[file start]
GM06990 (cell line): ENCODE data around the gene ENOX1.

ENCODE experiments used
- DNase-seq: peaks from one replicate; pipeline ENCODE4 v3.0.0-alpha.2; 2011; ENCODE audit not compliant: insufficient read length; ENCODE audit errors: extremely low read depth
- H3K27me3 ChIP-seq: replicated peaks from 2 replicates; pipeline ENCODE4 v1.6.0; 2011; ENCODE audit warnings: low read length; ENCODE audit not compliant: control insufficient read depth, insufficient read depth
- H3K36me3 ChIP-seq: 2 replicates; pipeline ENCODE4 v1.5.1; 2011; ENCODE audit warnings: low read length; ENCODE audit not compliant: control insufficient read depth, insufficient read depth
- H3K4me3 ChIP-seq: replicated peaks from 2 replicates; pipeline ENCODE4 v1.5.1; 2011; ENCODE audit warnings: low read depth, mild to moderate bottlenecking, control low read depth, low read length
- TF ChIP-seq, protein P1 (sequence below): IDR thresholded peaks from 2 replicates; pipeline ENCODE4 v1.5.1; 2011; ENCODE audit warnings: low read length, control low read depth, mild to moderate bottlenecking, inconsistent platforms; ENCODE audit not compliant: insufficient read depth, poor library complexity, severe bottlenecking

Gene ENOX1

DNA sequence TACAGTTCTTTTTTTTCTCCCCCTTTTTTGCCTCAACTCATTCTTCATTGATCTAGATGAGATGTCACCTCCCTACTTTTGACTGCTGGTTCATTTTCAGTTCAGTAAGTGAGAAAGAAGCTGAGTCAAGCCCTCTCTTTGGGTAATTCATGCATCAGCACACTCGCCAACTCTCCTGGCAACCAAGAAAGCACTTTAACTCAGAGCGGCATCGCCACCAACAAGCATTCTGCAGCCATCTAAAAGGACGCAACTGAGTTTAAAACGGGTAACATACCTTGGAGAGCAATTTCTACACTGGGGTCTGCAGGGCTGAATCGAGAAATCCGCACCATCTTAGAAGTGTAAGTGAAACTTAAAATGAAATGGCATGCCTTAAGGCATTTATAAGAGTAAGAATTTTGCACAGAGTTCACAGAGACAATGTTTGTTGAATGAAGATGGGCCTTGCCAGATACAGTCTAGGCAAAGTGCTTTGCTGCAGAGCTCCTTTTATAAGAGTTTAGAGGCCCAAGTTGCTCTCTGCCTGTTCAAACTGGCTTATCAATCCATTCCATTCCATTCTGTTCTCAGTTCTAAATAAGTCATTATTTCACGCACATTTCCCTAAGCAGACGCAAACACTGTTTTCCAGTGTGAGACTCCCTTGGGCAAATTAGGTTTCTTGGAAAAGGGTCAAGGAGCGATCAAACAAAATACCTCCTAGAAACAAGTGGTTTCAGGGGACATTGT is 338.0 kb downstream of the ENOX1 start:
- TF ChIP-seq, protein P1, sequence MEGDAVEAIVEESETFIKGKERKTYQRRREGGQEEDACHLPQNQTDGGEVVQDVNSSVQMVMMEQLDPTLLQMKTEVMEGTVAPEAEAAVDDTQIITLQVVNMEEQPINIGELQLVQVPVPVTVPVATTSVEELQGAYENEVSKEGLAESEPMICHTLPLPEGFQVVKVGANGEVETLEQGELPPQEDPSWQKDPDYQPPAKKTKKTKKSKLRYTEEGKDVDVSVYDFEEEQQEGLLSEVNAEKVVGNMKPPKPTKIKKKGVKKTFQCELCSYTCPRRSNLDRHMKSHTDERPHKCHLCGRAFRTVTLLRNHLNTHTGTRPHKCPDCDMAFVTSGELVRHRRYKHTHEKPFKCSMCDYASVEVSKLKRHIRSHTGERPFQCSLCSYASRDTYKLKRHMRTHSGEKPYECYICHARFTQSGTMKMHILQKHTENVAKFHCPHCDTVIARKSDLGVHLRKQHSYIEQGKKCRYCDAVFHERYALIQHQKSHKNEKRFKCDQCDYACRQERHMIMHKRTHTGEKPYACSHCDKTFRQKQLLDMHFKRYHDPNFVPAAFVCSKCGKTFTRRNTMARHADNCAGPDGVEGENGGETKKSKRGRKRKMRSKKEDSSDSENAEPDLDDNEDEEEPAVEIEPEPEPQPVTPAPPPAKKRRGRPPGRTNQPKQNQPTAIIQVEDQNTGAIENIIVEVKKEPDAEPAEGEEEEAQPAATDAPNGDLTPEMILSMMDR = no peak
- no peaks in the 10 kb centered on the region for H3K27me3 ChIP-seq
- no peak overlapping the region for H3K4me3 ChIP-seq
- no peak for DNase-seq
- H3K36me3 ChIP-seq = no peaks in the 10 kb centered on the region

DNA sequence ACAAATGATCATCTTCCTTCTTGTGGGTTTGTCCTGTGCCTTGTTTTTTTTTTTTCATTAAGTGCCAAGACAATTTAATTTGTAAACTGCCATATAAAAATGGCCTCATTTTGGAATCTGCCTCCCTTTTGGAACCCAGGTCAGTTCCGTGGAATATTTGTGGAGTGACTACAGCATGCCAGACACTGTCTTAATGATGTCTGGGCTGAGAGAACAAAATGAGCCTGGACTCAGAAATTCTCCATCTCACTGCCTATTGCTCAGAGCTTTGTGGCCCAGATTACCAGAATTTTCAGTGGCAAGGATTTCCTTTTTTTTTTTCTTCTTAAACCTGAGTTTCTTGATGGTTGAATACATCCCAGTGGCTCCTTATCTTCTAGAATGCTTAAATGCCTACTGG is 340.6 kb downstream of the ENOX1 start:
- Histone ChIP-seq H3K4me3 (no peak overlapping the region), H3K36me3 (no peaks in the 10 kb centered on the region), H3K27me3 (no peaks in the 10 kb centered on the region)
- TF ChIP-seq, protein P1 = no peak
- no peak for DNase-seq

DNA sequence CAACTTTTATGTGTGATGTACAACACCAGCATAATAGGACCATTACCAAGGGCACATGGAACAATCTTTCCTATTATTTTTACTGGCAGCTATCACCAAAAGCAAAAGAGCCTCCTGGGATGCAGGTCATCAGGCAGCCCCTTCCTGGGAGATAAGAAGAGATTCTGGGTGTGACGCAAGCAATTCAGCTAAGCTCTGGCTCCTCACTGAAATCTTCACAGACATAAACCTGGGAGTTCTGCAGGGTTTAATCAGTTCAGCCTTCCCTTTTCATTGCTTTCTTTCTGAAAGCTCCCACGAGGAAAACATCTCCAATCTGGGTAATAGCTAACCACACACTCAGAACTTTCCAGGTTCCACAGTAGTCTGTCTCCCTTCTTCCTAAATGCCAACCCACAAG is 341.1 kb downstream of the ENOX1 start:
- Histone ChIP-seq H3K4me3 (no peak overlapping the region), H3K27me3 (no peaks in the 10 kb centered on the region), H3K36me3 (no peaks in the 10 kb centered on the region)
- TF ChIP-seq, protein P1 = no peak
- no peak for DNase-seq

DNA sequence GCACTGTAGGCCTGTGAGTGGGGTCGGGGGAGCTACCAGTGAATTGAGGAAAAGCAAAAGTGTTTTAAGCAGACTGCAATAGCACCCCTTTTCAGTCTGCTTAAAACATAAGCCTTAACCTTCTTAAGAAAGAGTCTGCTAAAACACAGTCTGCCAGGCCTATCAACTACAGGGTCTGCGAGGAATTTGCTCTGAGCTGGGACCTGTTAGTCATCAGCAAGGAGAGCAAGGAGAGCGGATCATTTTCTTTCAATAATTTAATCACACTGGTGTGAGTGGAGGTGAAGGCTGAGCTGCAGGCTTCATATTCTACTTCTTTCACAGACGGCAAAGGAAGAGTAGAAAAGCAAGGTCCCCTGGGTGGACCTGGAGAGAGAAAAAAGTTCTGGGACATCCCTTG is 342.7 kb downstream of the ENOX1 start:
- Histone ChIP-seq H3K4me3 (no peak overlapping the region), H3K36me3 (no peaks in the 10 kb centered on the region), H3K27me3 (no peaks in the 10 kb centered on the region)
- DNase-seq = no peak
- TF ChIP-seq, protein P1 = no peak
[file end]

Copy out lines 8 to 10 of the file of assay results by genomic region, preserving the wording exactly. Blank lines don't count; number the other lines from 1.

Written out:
Gene ENOX1

DNA sequence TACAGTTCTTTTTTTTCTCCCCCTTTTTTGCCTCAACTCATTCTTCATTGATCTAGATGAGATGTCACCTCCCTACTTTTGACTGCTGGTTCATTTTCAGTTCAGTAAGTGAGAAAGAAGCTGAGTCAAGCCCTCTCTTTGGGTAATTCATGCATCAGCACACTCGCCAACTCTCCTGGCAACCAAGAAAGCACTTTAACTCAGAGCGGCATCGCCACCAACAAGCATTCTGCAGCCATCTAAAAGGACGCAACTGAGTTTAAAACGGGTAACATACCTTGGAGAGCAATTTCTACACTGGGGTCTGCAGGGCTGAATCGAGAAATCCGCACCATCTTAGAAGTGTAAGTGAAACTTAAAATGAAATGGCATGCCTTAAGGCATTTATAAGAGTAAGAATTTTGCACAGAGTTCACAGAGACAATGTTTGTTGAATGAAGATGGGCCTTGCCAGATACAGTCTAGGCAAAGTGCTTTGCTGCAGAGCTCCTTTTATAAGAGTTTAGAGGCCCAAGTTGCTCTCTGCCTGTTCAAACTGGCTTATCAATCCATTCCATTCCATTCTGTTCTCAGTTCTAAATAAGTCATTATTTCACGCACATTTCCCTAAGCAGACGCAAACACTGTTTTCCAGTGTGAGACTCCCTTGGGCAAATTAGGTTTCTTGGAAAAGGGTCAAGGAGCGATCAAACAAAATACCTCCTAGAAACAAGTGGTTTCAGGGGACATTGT is 338.0 kb downstream of the ENOX1 start:
- TF ChIP-seq, protein P1, sequence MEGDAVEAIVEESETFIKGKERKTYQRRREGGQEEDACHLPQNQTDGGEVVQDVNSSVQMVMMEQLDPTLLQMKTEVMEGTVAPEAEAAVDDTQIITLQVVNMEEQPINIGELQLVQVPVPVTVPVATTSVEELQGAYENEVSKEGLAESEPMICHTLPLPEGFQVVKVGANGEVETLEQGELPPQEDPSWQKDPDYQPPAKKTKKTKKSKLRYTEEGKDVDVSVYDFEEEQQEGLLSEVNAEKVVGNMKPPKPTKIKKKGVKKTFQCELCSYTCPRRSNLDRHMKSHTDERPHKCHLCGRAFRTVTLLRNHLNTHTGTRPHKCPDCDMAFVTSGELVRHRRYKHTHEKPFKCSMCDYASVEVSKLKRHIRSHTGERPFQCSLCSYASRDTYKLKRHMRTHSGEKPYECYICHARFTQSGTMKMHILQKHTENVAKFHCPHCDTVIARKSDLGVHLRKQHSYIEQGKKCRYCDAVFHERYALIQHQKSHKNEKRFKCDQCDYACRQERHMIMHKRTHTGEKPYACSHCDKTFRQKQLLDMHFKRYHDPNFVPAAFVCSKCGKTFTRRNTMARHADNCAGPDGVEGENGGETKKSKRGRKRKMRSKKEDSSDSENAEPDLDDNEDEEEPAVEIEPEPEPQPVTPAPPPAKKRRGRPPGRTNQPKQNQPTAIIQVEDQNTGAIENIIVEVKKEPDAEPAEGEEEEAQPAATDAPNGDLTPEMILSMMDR = no peak